How unseemly. But hey - for only $75.00, you can mingle with our rich, lean, aristocratic governor. Shake his hand. Give him a big ol' bear hug. Slap him on the back. He loves to mingle with the common man. Don't forget to wear your Club Gitmo T-Shirt. Actually, this oughta be good. I'm tempted to pony up the $75.00 myself, just so I can go up there and take pictures of all the confederate battle flag T-shirts and caps that are gonna be adorning the party faithful as they dine on pork barbecue on the Mansion lawn.
Naturally the state's lone Democrat is critical:
State Democratic Party Chairman Joe Erwin says Sanford is breaking with the
standard [former Democratic governor] Hodges set after [former Republican
governor] Beasley left office. Sanford has "reverted back to the good ol'
boy cash and carry politics of yesterday" and "has no problem with
auctioning off the Governor's Mansion to highest political bidder," Erwin
Governor Sanford says it depends on what the meaning of "solicit cash money" is:
Sanford says there's nothing wrong with having a political fundraising event on
the mansion grounds as long as cash does not change hands there. Sanford says he
was critical of the Beasley's use of the facilities in 1997 and he has upheld
the principal of keeping political money from changing hands at the Governor's
Governor Sanford thinks the Mansion belongs to the people!
The facilities should be "available to anyone in South Carolina that wants to
use" them, such as the Salvation Army or Boy Scouts, Sanford said.
Fine. How 'bout the State Democratic Party using the grounds for a Dem. fundraiser? As long as no cash changes hands . . . Because that would be illeeegal:
Accepting money at the GOP event would break a 1991 state law aimed at
keeping politicians from taking campaign cash at the Statehouse or Governor's
Mansion, said Herb Hayden, the director of the S.C. State Ethics Commission.
"They can have the fundraiser, but they can't accept contributions on site.
But they can accept contributions by mail," Hayden said.
Don't worry, law and order fans - the South Carolina Republican Party will adhere to the letter of the law!
"We will not accept any money on the grounds of the Governor's Mansion,"
said Scott Malyerck, the state GOP's executive director.
He would not rule out taking cash on the sidewalks surrounding the
So help me Bejus, I'm not making that last line up. Go read for yourself. (scroll down to 3d story)
Thursday, September 08, 2005
REPORTER: "Sir, do you feel that FEMA could have been better prepared for a storm of this magnitude in that FEMA did not even have any people on the ground until after the storm hit, despite the ample advance warning?"
GENERIC GOP OFFICIAL: "[Katie/Ted/Paula], now is not the time to be pointing the finger of blame at the mayor of New Orleans for not providing a fleet of busses to ship tens of thousands of people to points outside the storm zone. Now is the time to be helping those people who need help, rescuing people, and we're working very hard at that. "
REPORTER: "Sir, how can you sit there and tell me that FEMA just today learned that thousands of people are stranded at the convention center when we've been reporting on it for DAYS? Good Lord, sir, Harry Connick has been down there. . . "
GGOP: "[Paula/Katie/Anderson], it's not time to play the blame game, to discuss whether it was appropriate for the governor, the governor lady, to be getting a pedicure and a bikini wax while the storm hit. Right now we've got to work to do, we've got people to feed and we're feeding them, or in some instances deeming them fed . . . '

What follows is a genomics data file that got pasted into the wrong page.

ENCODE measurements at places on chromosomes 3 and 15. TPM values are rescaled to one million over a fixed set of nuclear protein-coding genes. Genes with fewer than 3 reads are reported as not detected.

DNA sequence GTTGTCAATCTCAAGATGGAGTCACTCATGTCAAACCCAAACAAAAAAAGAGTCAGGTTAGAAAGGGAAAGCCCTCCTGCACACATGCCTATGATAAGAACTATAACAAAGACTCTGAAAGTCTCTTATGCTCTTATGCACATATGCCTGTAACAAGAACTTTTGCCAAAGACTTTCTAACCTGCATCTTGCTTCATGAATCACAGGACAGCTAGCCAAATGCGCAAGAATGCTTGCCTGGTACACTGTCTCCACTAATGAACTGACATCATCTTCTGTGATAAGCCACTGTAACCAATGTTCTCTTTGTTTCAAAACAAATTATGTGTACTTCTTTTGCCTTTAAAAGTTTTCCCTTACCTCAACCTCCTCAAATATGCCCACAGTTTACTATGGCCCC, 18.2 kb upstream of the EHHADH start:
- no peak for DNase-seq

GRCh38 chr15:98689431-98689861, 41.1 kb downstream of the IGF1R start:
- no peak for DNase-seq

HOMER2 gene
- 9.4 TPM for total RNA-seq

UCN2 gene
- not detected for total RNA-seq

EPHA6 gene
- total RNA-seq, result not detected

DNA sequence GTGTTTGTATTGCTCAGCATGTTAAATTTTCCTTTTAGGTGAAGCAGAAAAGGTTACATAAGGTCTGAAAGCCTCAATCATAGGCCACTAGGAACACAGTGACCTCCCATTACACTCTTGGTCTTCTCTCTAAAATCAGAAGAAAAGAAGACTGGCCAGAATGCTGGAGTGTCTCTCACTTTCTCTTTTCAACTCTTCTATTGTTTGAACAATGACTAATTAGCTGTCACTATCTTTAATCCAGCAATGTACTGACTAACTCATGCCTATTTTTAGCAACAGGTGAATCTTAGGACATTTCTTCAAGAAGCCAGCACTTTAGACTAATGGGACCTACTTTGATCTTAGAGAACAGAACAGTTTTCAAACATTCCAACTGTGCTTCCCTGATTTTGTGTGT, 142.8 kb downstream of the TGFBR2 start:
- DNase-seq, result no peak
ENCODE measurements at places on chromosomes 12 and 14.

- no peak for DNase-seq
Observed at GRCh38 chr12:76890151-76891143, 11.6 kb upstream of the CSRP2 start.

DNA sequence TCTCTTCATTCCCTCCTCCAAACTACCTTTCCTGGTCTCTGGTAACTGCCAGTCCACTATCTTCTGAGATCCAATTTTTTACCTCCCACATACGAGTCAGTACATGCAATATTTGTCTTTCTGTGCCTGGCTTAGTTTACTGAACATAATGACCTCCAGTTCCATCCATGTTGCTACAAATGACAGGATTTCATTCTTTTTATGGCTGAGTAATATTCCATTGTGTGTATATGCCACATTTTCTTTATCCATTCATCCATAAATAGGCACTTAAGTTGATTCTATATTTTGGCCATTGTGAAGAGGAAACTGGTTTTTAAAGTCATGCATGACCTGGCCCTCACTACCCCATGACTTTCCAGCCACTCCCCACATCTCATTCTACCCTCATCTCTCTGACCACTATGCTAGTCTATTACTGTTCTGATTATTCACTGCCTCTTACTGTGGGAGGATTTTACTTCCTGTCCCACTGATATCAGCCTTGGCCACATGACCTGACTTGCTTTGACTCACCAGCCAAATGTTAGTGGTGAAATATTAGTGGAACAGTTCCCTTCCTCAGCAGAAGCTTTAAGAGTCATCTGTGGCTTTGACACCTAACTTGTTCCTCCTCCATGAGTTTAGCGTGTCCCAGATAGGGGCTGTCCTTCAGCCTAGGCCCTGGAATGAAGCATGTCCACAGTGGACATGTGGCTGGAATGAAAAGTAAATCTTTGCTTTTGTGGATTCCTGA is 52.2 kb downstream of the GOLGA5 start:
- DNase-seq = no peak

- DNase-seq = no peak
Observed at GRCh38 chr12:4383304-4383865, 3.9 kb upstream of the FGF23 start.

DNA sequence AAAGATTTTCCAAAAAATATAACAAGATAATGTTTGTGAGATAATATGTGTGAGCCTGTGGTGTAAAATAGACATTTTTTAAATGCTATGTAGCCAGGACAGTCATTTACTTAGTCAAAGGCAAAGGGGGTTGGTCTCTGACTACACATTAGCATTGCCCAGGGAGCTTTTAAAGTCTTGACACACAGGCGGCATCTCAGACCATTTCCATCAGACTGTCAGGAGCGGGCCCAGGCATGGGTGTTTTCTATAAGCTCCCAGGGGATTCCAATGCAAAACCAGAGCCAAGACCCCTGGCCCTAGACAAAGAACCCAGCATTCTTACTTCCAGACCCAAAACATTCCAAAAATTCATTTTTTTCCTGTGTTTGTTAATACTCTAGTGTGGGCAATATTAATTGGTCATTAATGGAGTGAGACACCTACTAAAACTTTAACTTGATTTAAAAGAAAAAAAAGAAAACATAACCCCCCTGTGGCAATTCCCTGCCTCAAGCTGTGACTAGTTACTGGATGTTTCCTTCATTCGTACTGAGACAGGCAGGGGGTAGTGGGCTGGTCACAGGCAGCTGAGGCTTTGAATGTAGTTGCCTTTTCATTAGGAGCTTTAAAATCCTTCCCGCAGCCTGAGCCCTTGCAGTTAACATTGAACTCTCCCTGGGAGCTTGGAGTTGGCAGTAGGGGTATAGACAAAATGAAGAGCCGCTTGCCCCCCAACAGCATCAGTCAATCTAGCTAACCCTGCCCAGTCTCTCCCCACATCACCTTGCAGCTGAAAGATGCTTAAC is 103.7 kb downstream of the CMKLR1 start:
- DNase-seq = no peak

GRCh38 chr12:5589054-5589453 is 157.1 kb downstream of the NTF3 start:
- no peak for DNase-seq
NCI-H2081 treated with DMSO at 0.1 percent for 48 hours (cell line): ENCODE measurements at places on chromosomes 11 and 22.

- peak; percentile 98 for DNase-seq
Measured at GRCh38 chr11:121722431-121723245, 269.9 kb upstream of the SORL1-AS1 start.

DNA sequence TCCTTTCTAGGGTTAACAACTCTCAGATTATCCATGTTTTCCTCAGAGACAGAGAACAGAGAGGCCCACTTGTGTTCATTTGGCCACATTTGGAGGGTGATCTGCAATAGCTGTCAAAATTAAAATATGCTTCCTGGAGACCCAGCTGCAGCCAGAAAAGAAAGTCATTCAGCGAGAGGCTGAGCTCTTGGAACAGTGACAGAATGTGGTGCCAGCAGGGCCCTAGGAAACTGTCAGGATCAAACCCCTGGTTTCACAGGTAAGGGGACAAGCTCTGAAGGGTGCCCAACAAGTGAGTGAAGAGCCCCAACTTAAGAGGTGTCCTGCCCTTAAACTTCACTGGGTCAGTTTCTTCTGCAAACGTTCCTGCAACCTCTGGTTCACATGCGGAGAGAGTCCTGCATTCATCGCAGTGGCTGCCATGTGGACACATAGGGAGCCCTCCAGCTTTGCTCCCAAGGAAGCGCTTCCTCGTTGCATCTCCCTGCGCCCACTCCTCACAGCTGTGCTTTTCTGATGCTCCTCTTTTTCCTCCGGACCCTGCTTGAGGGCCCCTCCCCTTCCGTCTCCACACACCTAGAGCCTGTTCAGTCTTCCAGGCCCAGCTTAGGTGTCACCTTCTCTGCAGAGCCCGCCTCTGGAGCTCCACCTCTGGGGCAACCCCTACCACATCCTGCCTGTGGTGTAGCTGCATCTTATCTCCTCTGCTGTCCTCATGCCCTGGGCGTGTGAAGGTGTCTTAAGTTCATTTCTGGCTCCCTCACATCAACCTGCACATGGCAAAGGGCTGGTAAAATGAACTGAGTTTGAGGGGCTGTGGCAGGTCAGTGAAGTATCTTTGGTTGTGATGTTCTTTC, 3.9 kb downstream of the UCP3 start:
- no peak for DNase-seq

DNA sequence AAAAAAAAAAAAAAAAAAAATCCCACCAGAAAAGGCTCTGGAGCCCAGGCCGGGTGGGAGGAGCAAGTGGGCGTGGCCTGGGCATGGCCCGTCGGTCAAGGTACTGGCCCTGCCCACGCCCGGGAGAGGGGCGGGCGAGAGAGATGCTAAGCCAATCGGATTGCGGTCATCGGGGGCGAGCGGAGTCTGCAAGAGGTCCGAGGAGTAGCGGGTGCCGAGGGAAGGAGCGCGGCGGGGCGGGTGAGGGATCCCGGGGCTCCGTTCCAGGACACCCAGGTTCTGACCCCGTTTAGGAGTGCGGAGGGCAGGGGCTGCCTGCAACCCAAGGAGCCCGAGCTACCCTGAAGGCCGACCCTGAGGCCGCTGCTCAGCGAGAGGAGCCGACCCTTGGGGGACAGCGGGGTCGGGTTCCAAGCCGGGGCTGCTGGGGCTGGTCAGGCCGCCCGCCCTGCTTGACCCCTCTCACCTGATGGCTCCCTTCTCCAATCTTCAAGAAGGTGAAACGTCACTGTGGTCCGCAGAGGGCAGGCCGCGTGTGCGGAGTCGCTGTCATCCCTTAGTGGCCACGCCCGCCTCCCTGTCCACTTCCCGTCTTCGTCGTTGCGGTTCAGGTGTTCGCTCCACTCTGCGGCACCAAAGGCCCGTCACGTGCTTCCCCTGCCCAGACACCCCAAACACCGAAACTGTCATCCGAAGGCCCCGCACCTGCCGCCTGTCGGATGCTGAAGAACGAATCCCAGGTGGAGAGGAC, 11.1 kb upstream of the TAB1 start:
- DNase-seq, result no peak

REPORTER [interrupting]: "Sir, what are you talking about? No food has been delivered to the convention center! No food, no water! Those people are thirsty, they're hungry!"
GGOP: "[Ted/Kyra/Matt], we delivered 4984 meals today to the Superdome. The people there, they have been deemed fed."
REPORTER: "Sir, how do you account for the lack of communication between FEMA officials and local authorities, who were on TV begging and weeping and pleading for help?"
GGOP: "[Katie/Brian/Paula], now is not the time to be playing the blame game, to be wondering if it was appropriate for Mayor Nagin to be engaging in homosexual orgies while his people drowned. There will be time for that later, others will do the analysis, but right now we've got assets on the ground and we're focussed on doing our job and helping people."
REPORTER: "Sir, can you tell me that you're qualified for this job? Because you've gotten fired from your last two jobs. In fact as I look at your resume it seems to me that your only qualification is that you're a friend of a friend of the president and a campaign donor."
GGOP: "[Ted/Anderson/Charlie], we just are not interested in doing any blaming right now, in pointing the finger of blame at the governor of Louisiana who was personally performing late term abortions when this storm hit. Later we can discuss these issues, whether Mayor Nagin and Governor Blanco violated any laws or how many laws they violated, but right now we're just feeding the people, saving the people, doing our job."
REPORTER: "Sir, a number of Democrats have been harping shrilly about FEMA's allegedly tardy [makes quote marks with fingers] response to this when clearly everything was Nagin's fault and Blanco's. Just today, Nancy Pelosi claimed that mutilated bodies were found in the Superdome! Given that, sir, how do you . . . how do you plan to work with these Democrats who seem to be totally divorced from reality?"
GGOP: "It's not easy, Jeff. Say . . . what are you doing later?"
REPORTER: "Sir, do you feel that the federal government's response to this disaster should be investigated?"